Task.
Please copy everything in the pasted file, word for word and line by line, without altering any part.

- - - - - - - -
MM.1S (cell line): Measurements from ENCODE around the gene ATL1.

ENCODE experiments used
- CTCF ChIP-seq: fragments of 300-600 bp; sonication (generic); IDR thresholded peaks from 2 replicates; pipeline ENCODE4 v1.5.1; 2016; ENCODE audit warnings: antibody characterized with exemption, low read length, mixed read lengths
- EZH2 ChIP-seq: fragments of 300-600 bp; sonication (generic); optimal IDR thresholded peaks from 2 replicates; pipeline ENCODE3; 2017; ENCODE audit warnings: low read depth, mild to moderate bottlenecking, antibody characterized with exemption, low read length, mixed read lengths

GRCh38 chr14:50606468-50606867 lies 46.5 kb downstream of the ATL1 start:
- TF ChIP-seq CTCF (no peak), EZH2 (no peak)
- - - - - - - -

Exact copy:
MM.1S (cell line): Measurements from ENCODE around the gene ATL1.

ENCODE experiments used
- CTCF ChIP-seq: fragments of 300-600 bp; sonication (generic); IDR thresholded peaks from 2 replicates; pipeline ENCODE4 v1.5.1; 2016; ENCODE audit warnings: antibody characterized with exemption, low read length, mixed read lengths
- EZH2 ChIP-seq: fragments of 300-600 bp; sonication (generic); optimal IDR thresholded peaks from 2 replicates; pipeline ENCODE3; 2017; ENCODE audit warnings: low read depth, mild to moderate bottlenecking, antibody characterized with exemption, low read length, mixed read lengths

GRCh38 chr14:50606468-50606867 lies 46.5 kb downstream of the ATL1 start:
- TF ChIP-seq CTCF (no peak), EZH2 (no peak)